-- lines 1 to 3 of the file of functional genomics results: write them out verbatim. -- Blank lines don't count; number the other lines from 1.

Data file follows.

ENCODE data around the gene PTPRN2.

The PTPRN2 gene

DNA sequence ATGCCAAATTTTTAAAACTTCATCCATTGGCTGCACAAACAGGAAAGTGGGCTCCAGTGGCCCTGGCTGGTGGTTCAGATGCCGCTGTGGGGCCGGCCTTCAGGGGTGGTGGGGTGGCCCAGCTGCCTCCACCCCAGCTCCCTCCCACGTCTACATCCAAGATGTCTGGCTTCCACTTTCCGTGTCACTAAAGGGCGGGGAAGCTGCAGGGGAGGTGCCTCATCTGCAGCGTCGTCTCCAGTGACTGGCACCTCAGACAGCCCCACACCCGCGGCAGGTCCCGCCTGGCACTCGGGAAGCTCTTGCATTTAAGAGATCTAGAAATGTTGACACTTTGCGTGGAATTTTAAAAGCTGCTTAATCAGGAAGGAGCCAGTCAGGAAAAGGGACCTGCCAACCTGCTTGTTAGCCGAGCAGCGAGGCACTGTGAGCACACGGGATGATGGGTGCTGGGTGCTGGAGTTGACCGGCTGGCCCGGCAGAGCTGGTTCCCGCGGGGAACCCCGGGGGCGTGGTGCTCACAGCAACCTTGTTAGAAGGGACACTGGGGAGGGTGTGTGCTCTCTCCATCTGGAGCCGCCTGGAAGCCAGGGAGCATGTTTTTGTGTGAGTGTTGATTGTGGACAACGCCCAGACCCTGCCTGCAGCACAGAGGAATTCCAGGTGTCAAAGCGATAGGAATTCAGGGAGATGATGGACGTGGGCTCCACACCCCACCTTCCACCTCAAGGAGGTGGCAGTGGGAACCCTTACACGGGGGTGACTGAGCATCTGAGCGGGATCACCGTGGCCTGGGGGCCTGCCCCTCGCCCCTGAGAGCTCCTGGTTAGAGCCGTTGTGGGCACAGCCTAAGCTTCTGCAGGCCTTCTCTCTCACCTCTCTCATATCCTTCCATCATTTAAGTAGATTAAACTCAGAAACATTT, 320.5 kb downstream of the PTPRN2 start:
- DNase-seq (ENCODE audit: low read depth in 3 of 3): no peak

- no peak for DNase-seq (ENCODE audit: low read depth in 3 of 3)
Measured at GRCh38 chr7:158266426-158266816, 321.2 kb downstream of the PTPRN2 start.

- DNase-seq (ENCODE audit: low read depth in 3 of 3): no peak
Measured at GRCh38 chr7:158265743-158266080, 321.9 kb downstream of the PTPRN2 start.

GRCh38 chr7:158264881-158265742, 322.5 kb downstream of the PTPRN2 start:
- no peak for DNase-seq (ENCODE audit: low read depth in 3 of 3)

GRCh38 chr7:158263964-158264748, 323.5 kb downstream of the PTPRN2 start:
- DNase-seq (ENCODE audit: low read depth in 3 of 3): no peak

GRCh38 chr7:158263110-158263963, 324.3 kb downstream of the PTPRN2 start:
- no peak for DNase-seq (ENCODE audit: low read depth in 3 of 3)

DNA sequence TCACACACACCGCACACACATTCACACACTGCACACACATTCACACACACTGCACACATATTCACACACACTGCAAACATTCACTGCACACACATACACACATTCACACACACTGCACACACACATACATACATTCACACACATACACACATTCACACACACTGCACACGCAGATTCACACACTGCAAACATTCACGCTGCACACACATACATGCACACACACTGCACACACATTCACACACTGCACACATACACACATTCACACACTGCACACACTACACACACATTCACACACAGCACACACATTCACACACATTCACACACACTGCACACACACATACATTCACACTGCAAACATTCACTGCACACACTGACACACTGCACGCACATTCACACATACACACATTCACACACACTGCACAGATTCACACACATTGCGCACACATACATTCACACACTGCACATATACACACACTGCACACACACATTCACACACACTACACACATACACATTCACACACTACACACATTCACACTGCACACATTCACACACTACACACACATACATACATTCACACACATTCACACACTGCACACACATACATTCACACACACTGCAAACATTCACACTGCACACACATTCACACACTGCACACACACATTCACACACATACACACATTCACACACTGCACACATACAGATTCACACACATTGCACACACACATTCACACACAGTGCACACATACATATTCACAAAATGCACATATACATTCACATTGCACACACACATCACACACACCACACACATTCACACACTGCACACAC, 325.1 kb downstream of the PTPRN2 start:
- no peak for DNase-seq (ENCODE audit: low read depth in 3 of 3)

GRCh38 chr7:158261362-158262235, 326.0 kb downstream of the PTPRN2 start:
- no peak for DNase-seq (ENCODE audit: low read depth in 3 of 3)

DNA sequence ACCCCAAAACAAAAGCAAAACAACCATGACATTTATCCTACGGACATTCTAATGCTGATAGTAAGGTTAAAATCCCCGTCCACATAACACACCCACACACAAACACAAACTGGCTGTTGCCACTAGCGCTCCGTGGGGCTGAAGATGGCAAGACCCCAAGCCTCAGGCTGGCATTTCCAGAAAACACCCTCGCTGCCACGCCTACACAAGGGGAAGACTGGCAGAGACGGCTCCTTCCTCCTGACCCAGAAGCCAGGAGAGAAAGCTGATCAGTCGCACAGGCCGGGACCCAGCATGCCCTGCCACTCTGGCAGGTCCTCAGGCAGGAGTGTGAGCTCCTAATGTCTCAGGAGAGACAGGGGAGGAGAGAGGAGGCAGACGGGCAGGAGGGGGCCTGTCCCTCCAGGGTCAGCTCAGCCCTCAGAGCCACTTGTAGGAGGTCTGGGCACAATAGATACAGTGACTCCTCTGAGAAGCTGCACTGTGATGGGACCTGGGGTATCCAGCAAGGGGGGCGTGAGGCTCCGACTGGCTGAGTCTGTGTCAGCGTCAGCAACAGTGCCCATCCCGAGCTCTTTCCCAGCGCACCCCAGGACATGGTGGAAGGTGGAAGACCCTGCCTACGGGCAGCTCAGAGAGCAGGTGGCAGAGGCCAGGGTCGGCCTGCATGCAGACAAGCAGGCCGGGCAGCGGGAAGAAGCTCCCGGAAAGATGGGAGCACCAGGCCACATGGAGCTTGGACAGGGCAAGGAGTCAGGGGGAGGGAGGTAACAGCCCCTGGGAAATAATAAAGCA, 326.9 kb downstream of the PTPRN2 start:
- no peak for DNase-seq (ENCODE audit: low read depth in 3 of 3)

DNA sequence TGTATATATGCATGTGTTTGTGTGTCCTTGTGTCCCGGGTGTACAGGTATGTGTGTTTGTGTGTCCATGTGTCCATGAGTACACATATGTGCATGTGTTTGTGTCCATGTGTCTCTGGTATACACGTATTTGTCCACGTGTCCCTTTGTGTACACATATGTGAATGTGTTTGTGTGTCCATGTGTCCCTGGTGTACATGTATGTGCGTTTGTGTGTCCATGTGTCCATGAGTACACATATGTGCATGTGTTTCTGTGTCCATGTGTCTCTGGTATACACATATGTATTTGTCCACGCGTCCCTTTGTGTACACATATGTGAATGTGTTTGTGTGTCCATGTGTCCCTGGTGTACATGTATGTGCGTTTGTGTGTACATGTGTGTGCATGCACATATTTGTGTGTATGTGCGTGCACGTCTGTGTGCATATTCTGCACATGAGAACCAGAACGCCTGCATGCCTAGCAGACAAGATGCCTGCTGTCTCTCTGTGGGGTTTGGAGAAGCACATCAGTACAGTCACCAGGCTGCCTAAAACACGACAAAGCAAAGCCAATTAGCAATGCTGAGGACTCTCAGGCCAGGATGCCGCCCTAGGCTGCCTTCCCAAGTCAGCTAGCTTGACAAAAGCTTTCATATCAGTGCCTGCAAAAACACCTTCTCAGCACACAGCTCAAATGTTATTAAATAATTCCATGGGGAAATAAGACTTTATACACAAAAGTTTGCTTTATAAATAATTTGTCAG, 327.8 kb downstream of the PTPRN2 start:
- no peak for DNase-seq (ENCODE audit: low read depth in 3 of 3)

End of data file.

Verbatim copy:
ENCODE data around the gene PTPRN2.

The PTPRN2 gene

DNA sequence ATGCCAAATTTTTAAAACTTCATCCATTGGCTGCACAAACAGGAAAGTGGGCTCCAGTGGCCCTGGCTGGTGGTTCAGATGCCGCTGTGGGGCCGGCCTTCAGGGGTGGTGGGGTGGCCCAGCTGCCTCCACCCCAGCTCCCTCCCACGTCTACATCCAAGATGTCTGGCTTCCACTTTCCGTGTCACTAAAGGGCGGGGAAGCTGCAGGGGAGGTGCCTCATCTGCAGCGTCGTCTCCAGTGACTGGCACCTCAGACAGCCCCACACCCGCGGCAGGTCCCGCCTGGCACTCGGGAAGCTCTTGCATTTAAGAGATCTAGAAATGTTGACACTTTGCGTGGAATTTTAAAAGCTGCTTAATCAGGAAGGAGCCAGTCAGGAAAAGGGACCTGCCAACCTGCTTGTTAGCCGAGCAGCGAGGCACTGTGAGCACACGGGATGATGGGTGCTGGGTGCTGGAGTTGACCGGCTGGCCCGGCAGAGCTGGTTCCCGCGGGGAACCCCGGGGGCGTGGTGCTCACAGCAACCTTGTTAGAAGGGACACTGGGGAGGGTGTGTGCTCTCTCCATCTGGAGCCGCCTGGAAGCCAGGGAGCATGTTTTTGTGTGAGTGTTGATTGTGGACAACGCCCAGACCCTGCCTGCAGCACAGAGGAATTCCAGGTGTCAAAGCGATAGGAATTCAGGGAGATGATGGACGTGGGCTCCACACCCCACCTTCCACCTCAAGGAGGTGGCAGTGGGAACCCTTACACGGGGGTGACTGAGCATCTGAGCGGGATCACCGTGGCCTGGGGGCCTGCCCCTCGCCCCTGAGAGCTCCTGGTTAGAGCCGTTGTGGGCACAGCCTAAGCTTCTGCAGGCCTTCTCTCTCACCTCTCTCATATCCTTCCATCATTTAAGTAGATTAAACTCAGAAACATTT, 320.5 kb downstream of the PTPRN2 start: